• Shoe modifications (wider and/or deeper toe box) to accommodate the deformity and decrease the pressure over osseous prominences. Avoid high-heeled shoes (2)[C].
  • Toe sleeve or orthodigital padding of the hammer toe prominence (5)[C]
  • Hammer toe-straightening orthotics or taping to reduce flexible deformities
  • P.435

  • Débridement of hyperkeratotic lesions can reduce symptoms. Topical keratolytics may be helpful (2)[C].
  • Shoe orthotics mitigate abnormal biomechanics.
  • Physical therapy for stretching and strengthening of the toes helps preserve flexibility.
For pain relief
First Line
NSAIDs may be helpful in managing symptoms of pain as well as soft tissue and joint inflammation.
If nonsurgical (conservative) treatment is unsuccessful and/or impractical or patient has combined deformity of MTP joint, PIP joint, and/or DIP joint, then patient may be referred to an orthopedic surgeon or surgical podiatrist.
  • Surgical procedures for the correction of hammer toes depend on the degree and flexibility of the contracture(s) and related abnormalities.
  • Surgical interventions for flexible hammer toes include (1, 3, 5, 6)[C]
    • PIP joint arthroplasty (most common)
    • Flexor tendon lengthening/flexor tenotomy
    • Extensor tendon lengthening/tenotomy/MTP joint capsulotomy
    • Flexor to extensor tendon transfer
    • Exostosectomy
    • Implant arthroplasty
  • Surgical interventions for semirigid/rigid hammer toes include (1,3,5)[C]
    • PIP joint resection arthroplasty or arthrodesis
    • Girdlestone-Taylor flexor-to-extensor transfer
    • Metatarsal shortening (Weil osteotomy)
    • Exostosectomy
    • Diaphysectomy of the proximal phalanx (less common)
    • Middle phalangectomy (less common)
    • Soft tissue releases/lengthening
  • Procedures may be performed as isolated operations or in conjunction with other procedures.
  • Contraindications for surgery: active infection, inadequate vascular supply, and desire for cosmesis alone
  • Obtain radiographs immediately following surgery or at the first postoperative visit; subsequent x-rays as needed.
  • Full weight-bearing in a postoperative (surgical) shoe or other device based on the procedure(s) performed and the individual patient
  • Elevate the foot to minimize swelling.
  • Return to regular shoe wear after pain is controlled, swelling has subsided, and wounds have healed.
  • Role and efficacy of postoperative physical therapy (3 times a week for 2 to 3 weeks) unclear
Patient Monitoring
In the absence of complications, the patient should be seen initially within the 1st week following the procedure(s). Frequency of subsequent visits is determined based on the procedure(s) performed and the postoperative course.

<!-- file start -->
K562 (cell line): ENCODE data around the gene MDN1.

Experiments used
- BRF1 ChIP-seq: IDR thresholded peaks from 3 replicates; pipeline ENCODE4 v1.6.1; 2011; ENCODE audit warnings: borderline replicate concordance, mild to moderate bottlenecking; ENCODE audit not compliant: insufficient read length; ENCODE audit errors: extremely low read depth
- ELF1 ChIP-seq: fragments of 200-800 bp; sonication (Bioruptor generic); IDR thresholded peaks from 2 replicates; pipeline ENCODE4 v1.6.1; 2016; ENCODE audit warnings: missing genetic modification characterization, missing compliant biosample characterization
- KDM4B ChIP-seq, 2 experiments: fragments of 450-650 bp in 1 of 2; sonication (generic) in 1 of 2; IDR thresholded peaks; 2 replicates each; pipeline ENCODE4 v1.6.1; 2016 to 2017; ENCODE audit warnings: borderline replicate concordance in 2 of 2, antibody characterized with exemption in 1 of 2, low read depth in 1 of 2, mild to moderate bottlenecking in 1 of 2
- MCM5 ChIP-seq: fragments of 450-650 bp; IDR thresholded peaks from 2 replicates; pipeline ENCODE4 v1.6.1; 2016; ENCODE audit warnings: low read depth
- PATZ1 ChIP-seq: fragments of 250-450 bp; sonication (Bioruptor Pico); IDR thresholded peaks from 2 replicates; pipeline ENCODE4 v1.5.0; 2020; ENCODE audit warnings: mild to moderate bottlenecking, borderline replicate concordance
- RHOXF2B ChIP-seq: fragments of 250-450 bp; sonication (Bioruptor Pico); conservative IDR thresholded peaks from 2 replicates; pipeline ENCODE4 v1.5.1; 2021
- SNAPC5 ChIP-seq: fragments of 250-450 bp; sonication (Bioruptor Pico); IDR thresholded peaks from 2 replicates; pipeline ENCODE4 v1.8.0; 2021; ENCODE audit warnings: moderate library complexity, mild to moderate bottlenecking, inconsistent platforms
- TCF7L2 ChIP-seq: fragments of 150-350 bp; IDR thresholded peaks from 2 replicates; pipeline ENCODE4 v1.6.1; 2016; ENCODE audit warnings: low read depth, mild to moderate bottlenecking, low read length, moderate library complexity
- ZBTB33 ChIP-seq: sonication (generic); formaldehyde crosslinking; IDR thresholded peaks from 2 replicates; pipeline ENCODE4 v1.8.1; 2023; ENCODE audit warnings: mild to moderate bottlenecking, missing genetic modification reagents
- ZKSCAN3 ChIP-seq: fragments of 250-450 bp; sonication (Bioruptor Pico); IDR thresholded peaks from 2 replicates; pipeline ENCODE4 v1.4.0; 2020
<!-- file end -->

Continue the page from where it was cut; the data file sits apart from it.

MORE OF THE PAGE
• Patients should be aware of mild to moderate swelling and plantar foot discomfort that may persist for many (1 to 6) months after surgery and may limit footwear options until resolved.
  • MTP joint and PIP joint may remain stiff for extended periods of time.
  • “Molding” of the operative toe (assuming the contours of adjacent toes) is common.
  • Encourage patients to wear shoes of adequate size with “roomy” (rounded or squared) toe box.
  • Nonoperative (conservative) treatment usually alleviates pain; however, the deformity may progress.
  • Surgical treatment of flexible hammer toe deformity reliably corrects the deformity and alleviates pain. Recurrence and progression are common, especially if the patient continues to wear ill-fitting shoes.
  • Surgical treatment of fixed hammer toe deformity provides reliable deformity correction and pain relief. Recurrence is uncommon.
1. Shirzad K, Kiesau CD, DeOrio JK, et al. Lesser toe deformities. J Am Acad Orthop Surg. 2011;19(8): 505-514.
2. Thomas JL, Blitch EL IV, Chaney DM, et al. Diagnosis and treatment of forefoot disorders. Section 1: digital deformities. J Foot Ankle Surg. 2009;48(3):418.e1-418.e9.
3. Zelen CM, Young NJ. Digital arthrodesis. Clin Podiatr Med Surg. 2013;30(3):271-282.
4. Hannan MT, Menz HB, Jordan JM, et al. High heritability of hallux valgus and lesser toe deformities in adult men and women. Arthritis Care Res (Hoboken). 2013;65(9):1515-1521.
5. Smith BW, Coughlin MJ. Disorders of the lesser toes. Sports Med Arthrosc. 2009;17(3):167-174.
6. Kwon JY, De Asla RJ. The use of flexor to extensor transfers for the correction of the flexible hammer toe deformity. Foot Ankle Clin. 2011;16(4): 573-582.
Additional Reading
  • Marx RC, Mizel MS. What's new in foot and ankle surgery. J Bone Joint Surg Am. 2013;95(10): 951-957.
  • Miller JM, Blacklidge DK, Ferdowsian V, et al. Chevron arthrodesis of the interphalangeal joint for hammertoe correction. J Foot Ankle Surg. 2010;49(2):194-196.
See Also
Algorithm: Foot Pain
  • M20.40 Other hammer toe(s) (acquired), unspecified foot
  • M20.41 Other hammer toe(s) (acquired), right foot
  • M20.42 Other hammer toe(s) (acquired), left foot
Clinical Pearls
  • Hammer toe is a plantar flexion deformity of the PIP joint.
  • Initial management of hammer toe deformity is conservative. Consider surgery if pain persists or the deformity worsens.
  • Properly fitting footwear helps minimize recurrence. Patients should be aware of mild to moderate swelling and plantar foot discomfort that may persist for months after surgery and may limit footwear options until resolved.